Waiting and hoping that wisdom will come with time is futile. You have to work at it.
MUNICH — Rick Levenson, a professor of psychology at Oregon State University, has conducted research at several esteemed U.S. institutes and published an impressive number of scientific papers. This is laudable, obviously, and yet is just part of a typical academic life. What distinguishes Levenson comes from a sentence uttered by his Austrian colleague Judith Glück: "Rick is the wisest person I've ever met."
It's especially huge praise, coming from a scientist who has been studying the essence of wisdom itself for years. Glück's recently published book in German "Wisdom, Five Principles Of A Successful Life" offers some somber is not necessarily surprising findings: Absolute wisdom does not exist. And wise people are scarce.
Ute Kunzmann, a psychologist at the University of Leipzig, who has also been studying the nature of wisdom for years, explains such shortcomings. "One can't live up to the ideal of wisdom because people are fallible," she says. Her research found that in a sample of 300 people, one person at most would be considered "truly wise" (7 on a scale of 1 to 7). Only 10% would even reach 6 on the scale.
Brain and heart
Too bad, because what Glück calls wisdom sounds inviting indeed. "A wise person has a friendly composure to consider things without judging them," says Glück, who teaches at the University of Klagenfurt. Wise people can step back, adopt new perspectives and resist the urge to always make themselves look good. This attitude is supplemented by a "deep and broad knowledge of life" and the ability to "grasp difficult problems in all their complexity," Glück concludes.
Wisdom, therefore, requires different qualities. "It combines outstanding emotional and cognitive skills," says Kunzmann. For instance, if a wise parent with a 14-year-old who wants to move out of his home wouldn't dismiss the idea as "nonsense." Wisdom may even call for respecting the teenager's wish while pointing out the consequences of his actions. Sounds easy? You're not alone: spontaneous wisdom in a situation like this is quite difficult for most people.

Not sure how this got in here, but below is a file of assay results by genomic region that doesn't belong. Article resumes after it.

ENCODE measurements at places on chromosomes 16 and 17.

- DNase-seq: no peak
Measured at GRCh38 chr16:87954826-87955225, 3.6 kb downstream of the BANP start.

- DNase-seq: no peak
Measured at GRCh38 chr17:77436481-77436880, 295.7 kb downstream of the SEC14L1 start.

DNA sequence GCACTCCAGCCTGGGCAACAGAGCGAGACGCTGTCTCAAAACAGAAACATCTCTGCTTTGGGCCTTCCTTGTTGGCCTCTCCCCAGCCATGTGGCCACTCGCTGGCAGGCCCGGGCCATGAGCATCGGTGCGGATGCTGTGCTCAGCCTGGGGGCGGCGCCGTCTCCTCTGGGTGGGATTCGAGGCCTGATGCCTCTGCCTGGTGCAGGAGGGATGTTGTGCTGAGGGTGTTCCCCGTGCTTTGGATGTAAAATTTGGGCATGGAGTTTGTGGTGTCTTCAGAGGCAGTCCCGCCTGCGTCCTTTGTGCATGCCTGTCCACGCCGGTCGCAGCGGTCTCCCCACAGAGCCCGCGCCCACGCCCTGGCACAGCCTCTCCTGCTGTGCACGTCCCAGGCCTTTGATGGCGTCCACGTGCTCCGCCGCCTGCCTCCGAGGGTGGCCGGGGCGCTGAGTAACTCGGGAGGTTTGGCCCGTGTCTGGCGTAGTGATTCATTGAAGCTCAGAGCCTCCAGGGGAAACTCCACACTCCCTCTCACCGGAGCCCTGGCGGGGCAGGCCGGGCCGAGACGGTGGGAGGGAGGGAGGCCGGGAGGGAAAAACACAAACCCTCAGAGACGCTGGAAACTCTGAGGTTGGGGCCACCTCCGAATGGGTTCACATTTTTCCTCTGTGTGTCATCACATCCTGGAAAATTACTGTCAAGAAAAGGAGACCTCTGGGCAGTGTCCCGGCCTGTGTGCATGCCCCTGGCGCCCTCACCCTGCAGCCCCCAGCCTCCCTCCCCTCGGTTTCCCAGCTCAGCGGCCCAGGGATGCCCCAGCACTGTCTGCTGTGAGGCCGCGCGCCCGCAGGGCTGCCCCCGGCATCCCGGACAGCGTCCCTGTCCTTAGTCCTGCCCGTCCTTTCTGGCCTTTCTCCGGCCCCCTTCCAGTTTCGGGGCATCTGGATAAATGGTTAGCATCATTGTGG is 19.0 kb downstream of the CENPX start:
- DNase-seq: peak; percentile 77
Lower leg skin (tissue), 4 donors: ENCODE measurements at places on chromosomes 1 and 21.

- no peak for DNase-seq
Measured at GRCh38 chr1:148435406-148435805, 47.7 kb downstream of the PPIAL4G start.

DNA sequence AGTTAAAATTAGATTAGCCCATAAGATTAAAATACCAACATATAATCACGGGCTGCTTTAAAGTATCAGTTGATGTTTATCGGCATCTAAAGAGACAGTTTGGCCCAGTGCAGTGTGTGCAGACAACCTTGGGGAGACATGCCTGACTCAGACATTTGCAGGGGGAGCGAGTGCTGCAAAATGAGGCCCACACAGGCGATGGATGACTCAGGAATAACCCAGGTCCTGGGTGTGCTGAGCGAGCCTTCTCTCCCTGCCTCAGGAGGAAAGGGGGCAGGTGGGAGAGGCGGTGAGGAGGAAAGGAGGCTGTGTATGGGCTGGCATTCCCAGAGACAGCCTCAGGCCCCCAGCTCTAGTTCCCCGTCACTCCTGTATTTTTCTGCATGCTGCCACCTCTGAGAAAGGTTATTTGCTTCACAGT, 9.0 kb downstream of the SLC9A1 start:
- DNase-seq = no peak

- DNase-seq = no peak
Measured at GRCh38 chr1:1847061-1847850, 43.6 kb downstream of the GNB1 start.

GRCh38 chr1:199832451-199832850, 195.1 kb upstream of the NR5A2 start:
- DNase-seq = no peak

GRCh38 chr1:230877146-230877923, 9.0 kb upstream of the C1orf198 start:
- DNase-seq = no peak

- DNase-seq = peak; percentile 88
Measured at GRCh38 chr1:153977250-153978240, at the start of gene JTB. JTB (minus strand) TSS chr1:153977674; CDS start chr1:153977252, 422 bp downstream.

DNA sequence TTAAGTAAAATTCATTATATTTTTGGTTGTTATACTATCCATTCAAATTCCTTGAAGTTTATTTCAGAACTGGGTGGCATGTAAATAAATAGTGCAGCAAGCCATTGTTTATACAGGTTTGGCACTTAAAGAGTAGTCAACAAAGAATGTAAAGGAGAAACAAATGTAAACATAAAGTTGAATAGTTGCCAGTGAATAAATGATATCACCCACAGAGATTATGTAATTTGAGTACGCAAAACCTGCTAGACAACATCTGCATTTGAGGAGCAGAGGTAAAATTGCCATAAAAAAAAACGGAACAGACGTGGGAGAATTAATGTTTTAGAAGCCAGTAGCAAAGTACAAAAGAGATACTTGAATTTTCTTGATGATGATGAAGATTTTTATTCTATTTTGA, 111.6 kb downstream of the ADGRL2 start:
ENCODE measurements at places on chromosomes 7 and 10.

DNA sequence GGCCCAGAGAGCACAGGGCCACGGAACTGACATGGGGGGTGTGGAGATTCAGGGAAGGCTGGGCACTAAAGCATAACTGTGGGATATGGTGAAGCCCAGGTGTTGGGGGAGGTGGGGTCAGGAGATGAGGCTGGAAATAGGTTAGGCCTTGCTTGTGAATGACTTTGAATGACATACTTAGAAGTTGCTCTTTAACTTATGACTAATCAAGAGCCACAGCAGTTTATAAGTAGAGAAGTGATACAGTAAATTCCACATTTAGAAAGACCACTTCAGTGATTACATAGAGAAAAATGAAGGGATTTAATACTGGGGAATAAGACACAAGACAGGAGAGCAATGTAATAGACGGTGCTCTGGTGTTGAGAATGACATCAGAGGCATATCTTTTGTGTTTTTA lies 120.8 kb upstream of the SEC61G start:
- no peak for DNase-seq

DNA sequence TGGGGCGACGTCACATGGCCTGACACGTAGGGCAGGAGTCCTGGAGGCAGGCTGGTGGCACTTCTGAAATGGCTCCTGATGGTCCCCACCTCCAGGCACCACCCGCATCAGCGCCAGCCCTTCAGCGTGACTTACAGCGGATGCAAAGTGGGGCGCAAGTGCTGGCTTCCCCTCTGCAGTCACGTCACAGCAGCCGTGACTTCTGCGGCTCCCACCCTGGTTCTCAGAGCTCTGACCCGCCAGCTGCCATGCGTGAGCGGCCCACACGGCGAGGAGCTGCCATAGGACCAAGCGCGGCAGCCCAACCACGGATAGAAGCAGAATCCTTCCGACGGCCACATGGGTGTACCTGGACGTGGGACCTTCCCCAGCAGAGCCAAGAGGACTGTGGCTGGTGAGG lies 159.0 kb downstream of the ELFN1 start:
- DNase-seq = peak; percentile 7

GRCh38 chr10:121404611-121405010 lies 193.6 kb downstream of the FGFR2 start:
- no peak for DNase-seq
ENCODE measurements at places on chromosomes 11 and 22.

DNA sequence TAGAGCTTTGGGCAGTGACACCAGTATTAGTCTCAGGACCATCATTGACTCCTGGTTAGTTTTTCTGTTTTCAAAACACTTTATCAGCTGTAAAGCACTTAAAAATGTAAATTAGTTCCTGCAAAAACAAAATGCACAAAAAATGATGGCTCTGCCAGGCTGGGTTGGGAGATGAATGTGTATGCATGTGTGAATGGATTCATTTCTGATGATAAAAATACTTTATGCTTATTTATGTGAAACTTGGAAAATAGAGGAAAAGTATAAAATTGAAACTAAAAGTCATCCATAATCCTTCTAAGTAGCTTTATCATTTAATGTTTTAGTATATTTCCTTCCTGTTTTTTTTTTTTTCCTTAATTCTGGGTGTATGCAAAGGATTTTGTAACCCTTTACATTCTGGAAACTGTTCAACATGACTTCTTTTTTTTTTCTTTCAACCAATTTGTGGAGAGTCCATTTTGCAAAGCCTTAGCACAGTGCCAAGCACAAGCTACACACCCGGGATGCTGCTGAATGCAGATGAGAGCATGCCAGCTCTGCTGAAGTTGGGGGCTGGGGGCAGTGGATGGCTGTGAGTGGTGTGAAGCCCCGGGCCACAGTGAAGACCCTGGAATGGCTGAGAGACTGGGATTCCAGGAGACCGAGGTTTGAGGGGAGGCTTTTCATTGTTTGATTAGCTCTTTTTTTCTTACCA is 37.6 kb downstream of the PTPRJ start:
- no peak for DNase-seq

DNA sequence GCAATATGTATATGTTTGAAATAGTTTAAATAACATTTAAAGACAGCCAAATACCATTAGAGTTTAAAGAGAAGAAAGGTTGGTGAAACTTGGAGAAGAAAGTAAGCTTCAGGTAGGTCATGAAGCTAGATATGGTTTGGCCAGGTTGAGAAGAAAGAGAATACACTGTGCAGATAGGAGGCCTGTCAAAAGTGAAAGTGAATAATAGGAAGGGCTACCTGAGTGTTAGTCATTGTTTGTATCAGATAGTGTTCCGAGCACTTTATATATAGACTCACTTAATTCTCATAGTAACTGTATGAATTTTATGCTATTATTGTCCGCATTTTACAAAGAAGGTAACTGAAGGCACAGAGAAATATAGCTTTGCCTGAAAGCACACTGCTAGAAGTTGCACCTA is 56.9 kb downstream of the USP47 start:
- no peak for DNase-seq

How wisely we behave depends in part on our personality. To a certain extent, our traits can be trained. "Like all kinds of good performance, it requires talent and craftsmanship," says Kunzmann.
Wisdom doesn't suddenly appear at a certain age, like stiffer joints or a forgetful mind
Gluck adds that wisdom depends more on a practiced open-mindedness more than "overcoming tribulations and living many adventures."
But open-mindedness and an ability to change perspective by themselves don't make a person wise. It also involves handling emotions smartly, Glück says. The one who succeeds in accepting unwanted feelings without ceding control to it, the person who accepts that insecurities are a part of life and who knows how to handle illness or unemployment, that person is on the path to achieving wisdom.
Glück also made an unexpected finding in her research. "Wisdom cannot be developed on its own," she says. "It needs an exchange of ideas."
One thing is for sure: waiting and hoping that wisdom will come with time is futile. Wisdom doesn't suddenly appear at a certain age, like stiffer joints or a forgetful mind. Older people do find it easier to connect with and understand others. While this kind of empathy is a component of wisdom, open-mindedness isn't likely to be mastered by elderly people, though it is true that with age, the probability of being confronted with "wisdom-catalysts' like illness, separation and death increases.
Attaining wisdom is no guarantee of happiness, says Kunzmann. On the contrary, it might be more difficult to function in your job, family life and circle of friends if you constantly question yourself and your role instead of just buying bread and cheese for dinner. If you want to be wise, you have to push your limits. "Wise people usually aren't the ones who have a great career. Wisdom is reflected when you're on the outside," says the Leipzig psychologist.
What about her own wisdom? Has it benefited from academic work on the subject? "No," says Kunzmann, laughing. "I can investigate wisdom without acquiring it in my everyday life." A wise reflection just the same.